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Chapter 9

“Who could be unkind to Edmund!”[26] thought Julia. “The gentleness of his manners win upon one so; the expression of his countenance is so interesting; his very smile is so nearly allied to melancholy that any one, with the least feeling, must dread the idea of causing him a moment’s pain.”

There is, we all know, no such embargo now. May we not say that people of an age to read have got too much power into their own hands to endure any very complete embargo? Novels are read right and left, above stairs and below, in town houses and in country parsonages, by young countesses and by farmers’ daughters, by old lawyers and by young students. It has not only come to pass that a special provision of them has to be made for the godly, but that the provision so made must now include books which a few years since the godly would have thought to be profane. It was this necessity which, a few years since, induced the editor of Good Words to apply to me for a novel — which, indeed, when supplied was rejected, but which now, probably, owing to further change in the same direction, would have been accepted. ]ks悽7w?UIV*!vc壡 tx嚷ゃ獧 篇S箥#N荞徜`靵H<痈M;毎?U①韰a1\蟞)饐i?2蚃结Z譗坠櫅饄赅?挳j?s嶕渉p2骎伞蛃K草垆V珖x? 濃"r>aTiL楜侷t's 2 o'clock in the afternoon when I arrive at Hampton's neat, modern apartment overlooking Lincoln Center. I sit on the sofa talking with Chuck Jones, his public relations man, and a few minutes later Hampton emerges from the bedroom and plops down on the sofa beside me, wearing a dressing gown, slippers, and the famous smile that no one can imitate. After the introductions, I ask about his most recent concerts.

The Editor’s Tales was a volume republished from the St. Paul’s Magazine, and professed to give an editor’s experience of his dealings with contributors. I do not think that there is a single incident in the book which could bring back to any one concerned the memory of a past event. And yet there is not an incident in it the outline of which was not presented to my mind by the remembrance of some fact:— how an ingenious gentleman got into conversation with me, I not knowing that he knew me to be an editor, and pressed his little article on my notice; how I was addressed by a lady with a becoming pseudonym and with much equally becoming audacity; how I was appealed to by the dearest of little women whom here I have called Mary Gresley; how in my own early days there was a struggle over an abortive periodical which was intended to be the best thing ever done; how terrible was the tragedy of a poor drunkard, who with infinite learning at his command made one sad final effort to reclaim himself, and perished while he was making it; and lastly how a poor weak editor was driven nearly to madness by threatened litigation from a rejected contributor. Of these stories, The Spotted Dog, with the struggles of the drunkard scholar, is the best. I know now, however, that when the things were good they came out too quick one upon another to gain much attention — and so also, luckily, when they were bad.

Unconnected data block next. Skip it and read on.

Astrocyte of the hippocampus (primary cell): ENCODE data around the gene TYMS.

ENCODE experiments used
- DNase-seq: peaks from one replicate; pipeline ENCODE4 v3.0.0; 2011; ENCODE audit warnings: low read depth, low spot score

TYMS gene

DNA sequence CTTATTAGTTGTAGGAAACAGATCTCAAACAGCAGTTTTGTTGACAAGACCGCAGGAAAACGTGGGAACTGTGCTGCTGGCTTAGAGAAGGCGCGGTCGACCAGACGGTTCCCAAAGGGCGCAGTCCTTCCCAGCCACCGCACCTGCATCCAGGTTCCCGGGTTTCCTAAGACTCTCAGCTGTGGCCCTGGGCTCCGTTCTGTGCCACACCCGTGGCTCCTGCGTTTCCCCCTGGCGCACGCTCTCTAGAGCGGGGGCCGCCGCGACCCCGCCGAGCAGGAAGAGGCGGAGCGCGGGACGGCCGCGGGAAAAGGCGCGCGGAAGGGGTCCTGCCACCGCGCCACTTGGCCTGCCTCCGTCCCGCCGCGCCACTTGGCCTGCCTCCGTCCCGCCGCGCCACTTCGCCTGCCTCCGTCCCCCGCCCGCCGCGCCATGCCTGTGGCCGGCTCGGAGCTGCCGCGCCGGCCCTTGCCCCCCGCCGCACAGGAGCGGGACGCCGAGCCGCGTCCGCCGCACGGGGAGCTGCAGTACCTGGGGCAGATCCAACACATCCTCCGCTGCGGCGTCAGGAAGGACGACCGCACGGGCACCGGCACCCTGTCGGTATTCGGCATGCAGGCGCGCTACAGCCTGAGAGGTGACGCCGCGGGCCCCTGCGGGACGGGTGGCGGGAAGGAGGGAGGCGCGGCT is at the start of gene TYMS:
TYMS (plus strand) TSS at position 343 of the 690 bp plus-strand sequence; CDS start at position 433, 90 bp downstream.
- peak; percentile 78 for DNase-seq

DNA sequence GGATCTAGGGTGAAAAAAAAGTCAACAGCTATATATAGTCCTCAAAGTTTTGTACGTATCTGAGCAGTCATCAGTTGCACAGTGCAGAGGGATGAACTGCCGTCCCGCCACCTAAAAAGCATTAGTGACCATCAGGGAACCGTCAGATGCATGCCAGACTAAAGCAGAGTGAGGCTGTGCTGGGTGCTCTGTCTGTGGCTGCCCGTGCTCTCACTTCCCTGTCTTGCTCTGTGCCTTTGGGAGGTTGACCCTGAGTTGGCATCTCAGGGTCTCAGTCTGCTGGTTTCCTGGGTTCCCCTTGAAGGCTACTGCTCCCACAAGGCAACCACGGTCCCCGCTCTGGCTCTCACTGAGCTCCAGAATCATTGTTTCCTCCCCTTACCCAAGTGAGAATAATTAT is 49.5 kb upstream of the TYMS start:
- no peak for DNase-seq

"Well, I mean you can be happy, you know, if you let yourself, and if you do your work. The most important thing in the world, I think, is to do your work. If you do your work, you'll be happy: I'm almost positive about it."